Its official death toll as of Thursday was 62 deaths, but experts say the real figure could be far higher and is likely to balloon.

State media has reported that samples from some patients showed them to be carrying the Omicron variant, the high transmissibility of which could prove devastating in a population that is not only largely unvaccinated but — if official accounts are to be believed — has no natural immunity through prior infections.

North Korea is not known to have imported any coronavirus vaccines — despite being eligible for the global Covid-19 vaccine sharing program, Covax. Last year, it publicly rejected an offer of nearly three million doses of China’s Sinovac Covid-19 vaccines.

On Monday, three North Korean cargo planes flew to China and back, according to a South Korean government official with knowledge of the matter. It’s unknown what the planes were carrying, but the rare trip came after China pledged to help North Korea with its Covid outbreak.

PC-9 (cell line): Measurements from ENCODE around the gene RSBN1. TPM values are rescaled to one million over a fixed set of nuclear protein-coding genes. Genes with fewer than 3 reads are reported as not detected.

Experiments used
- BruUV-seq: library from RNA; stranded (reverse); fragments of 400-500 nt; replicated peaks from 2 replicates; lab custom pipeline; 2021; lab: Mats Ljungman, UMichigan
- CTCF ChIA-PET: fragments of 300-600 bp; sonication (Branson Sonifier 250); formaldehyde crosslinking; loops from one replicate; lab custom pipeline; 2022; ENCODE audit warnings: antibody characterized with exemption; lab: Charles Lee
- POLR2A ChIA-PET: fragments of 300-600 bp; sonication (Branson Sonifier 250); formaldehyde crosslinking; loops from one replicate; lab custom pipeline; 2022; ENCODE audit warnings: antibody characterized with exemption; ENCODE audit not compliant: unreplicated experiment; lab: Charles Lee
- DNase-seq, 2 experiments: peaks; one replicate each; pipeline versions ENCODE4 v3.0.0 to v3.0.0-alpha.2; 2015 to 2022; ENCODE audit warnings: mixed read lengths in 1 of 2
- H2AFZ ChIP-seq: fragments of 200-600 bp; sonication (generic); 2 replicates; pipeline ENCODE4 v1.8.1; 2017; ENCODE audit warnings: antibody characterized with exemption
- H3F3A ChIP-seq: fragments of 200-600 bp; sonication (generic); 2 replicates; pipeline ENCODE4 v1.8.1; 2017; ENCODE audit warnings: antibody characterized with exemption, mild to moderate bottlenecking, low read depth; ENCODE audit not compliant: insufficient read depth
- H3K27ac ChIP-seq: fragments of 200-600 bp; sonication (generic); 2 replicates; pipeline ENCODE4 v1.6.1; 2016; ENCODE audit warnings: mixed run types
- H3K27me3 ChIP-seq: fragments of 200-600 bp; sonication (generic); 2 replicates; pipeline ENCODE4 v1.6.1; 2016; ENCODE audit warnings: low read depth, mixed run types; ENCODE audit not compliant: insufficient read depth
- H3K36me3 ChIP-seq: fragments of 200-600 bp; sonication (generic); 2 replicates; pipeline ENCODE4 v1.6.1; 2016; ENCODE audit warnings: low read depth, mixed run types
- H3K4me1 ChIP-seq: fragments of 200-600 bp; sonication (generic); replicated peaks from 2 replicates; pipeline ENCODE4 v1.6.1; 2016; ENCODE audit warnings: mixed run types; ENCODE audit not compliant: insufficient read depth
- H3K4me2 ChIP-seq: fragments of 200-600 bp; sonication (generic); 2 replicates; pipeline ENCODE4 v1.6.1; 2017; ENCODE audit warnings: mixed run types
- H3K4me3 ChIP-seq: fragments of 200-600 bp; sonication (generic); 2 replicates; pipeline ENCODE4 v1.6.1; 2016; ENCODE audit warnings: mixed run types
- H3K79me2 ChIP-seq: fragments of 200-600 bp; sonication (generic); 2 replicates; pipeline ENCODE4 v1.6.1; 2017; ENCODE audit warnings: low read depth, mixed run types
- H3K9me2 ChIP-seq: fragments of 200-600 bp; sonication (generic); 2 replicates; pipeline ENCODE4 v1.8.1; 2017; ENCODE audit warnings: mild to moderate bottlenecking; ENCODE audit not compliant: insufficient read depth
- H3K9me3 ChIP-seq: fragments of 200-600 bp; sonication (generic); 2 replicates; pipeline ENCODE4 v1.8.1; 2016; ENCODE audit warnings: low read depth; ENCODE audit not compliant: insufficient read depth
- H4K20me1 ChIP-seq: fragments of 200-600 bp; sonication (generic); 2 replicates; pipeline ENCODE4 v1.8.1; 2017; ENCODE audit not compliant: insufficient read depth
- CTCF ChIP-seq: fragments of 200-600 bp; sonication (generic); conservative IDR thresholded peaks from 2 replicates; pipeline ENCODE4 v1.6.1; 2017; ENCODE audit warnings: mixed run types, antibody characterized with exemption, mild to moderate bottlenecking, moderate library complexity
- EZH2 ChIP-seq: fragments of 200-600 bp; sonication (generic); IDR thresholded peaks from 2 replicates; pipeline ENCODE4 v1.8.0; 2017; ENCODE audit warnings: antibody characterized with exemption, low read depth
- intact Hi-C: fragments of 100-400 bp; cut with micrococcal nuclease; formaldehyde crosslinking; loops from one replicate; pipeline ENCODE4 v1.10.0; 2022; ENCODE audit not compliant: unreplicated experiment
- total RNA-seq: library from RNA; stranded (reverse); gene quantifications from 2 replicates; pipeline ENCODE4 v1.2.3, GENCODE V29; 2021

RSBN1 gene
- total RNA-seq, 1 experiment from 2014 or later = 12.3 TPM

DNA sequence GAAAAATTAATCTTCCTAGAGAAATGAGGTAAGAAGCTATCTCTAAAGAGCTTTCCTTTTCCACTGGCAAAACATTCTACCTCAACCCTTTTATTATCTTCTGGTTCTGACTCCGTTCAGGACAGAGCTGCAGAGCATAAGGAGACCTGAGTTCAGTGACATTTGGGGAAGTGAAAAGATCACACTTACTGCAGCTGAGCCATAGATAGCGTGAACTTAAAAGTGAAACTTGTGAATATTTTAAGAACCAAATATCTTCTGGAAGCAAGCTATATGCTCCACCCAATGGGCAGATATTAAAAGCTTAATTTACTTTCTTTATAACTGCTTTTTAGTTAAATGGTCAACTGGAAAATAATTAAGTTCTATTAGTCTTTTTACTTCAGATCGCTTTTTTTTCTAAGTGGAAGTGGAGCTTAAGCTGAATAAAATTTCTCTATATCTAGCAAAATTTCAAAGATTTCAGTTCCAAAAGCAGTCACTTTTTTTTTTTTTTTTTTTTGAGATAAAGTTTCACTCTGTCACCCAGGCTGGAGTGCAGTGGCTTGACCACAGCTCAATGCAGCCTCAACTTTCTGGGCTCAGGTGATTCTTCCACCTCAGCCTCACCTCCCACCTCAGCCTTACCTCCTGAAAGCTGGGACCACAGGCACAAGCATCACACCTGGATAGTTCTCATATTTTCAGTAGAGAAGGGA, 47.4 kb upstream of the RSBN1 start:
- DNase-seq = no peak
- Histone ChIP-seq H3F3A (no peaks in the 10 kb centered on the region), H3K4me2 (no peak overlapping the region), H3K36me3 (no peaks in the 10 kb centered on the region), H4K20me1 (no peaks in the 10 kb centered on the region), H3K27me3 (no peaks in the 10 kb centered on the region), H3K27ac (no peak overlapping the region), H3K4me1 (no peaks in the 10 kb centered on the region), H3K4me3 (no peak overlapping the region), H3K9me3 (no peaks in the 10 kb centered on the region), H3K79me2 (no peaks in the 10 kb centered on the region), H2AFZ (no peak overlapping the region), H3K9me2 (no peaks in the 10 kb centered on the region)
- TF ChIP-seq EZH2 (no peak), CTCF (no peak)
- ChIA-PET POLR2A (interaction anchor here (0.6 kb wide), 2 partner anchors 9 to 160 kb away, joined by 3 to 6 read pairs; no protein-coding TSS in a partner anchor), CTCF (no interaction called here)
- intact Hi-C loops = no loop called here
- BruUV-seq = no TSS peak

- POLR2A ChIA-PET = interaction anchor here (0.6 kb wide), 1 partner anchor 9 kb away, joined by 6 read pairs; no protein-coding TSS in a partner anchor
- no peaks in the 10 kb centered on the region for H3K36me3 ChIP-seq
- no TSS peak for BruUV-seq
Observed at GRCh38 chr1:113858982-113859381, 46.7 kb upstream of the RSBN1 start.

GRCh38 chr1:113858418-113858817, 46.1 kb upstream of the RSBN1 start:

“There is no evidence to show that North Korea has access to enough vaccines to protect its population from Covid-19,” said Amnesty International’s East Asia researcher Boram Jang.

“With the first official news of a Covid-19 outbreak in the country, continuing on this path could cost many lives and would be an unconscionable dereliction of upholding the right to health.”

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In response, Kim has appeared unusually willing to admit the problems facing his country, declaring the “gravest state of emergency” and ordering all provinces and cities into lockdown.